Human induced pluripotent stem cells (iPSCs) have the potential to treat many diseases by autologous transplantation. However, before they can be used clinically, efficient and reproducible methods are required for their derivation and differentiation into therapeutic cell types. In the case of genetic diseases, methods for correcting disease-causing mutations also need to be developed. Here we will use this approach to design a treatment for thalassemia, which is caused by mutations in globin genes. This approach avoids the potential genotoxic complications of conventional gene therapy with retroviral vectors and should achieve consistent, regulated globin expression from the endogenous locus. We will derive IPSCs from the adult cells of patients with thalassemia using lentivirus and foamy virus vectors that express reprogramming transgenes. Some of the vectors will be designed for transient gene delivery to create transgene-free iPSCs. These IPSCs will be differentiated into hematopoietic cells to determine the best adult cell type and reprogramming vectors for creating iPSCs with hematopoietic potential. Adeno-associated virus gene targeting vectors will be used to correct the globin mutations in these thalassemic IPSCs, and globin expression will be studied after their differentiation into erythroid progeny. This research plan capitalizes on recent advances in the derivation of patient-specific stem cells, which in combination with gene correction constitutes a new paradigm for the treatment of genetic diseases.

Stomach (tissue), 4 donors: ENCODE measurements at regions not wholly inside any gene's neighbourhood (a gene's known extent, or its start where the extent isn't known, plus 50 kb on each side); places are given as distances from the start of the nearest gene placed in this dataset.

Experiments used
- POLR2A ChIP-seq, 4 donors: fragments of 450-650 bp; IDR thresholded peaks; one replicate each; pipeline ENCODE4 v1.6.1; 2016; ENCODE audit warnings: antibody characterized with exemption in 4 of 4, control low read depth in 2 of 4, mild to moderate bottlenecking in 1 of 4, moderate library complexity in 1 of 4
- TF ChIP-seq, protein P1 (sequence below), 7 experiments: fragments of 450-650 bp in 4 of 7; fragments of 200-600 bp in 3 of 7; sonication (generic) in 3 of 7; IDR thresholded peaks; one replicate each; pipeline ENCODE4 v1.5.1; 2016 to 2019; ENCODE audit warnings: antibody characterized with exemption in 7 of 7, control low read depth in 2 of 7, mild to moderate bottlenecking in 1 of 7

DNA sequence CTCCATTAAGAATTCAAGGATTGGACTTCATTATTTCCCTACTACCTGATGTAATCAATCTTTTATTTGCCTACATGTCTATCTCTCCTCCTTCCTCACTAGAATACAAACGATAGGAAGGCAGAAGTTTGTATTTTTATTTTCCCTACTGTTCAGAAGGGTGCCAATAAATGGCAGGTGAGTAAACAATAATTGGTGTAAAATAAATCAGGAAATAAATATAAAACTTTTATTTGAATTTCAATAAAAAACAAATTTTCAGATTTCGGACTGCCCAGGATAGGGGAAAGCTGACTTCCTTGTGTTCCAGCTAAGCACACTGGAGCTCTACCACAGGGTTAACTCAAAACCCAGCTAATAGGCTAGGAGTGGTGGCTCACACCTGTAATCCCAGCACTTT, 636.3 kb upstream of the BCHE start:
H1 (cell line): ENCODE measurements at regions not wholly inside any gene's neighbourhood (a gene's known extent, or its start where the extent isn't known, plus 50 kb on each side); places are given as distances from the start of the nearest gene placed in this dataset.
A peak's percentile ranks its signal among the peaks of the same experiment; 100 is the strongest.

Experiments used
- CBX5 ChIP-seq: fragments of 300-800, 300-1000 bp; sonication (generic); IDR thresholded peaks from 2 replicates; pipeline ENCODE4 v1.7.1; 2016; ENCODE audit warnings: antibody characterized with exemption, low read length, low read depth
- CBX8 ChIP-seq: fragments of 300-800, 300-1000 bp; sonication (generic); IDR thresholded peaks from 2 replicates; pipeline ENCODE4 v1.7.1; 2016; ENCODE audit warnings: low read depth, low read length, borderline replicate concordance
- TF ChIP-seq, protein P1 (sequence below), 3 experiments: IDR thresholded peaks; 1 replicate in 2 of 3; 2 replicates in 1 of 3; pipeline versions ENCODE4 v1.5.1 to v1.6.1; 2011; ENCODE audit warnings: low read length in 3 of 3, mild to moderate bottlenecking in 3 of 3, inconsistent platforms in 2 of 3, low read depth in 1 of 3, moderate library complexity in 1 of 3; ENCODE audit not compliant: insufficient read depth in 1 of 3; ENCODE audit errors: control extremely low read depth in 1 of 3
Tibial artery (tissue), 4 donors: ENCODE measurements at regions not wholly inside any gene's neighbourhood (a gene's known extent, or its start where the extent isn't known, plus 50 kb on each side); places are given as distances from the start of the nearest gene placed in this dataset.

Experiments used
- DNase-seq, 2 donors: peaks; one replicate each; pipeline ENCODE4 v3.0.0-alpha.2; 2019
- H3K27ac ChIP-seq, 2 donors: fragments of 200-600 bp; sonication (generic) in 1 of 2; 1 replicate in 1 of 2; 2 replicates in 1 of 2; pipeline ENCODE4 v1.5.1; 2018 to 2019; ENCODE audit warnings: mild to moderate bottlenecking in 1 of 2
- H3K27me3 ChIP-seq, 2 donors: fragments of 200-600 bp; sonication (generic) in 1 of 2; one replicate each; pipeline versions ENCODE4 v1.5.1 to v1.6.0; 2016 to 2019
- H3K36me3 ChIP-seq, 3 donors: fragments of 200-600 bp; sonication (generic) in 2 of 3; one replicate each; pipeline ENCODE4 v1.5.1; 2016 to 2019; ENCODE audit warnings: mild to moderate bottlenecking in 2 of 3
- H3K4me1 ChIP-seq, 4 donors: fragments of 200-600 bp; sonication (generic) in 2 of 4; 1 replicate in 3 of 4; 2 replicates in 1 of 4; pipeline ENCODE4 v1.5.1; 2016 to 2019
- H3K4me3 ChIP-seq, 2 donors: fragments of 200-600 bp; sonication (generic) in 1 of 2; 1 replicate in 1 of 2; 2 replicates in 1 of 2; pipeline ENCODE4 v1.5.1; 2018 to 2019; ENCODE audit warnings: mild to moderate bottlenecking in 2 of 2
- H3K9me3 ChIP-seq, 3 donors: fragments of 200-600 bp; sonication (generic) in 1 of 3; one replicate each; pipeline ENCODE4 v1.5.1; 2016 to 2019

National Institute of Health (NIH)
National Heart, Lung, and Blood Institute (NHLBI)
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Heart, Lung, and Blood Initial Review Group (HLBP)
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University of Washington
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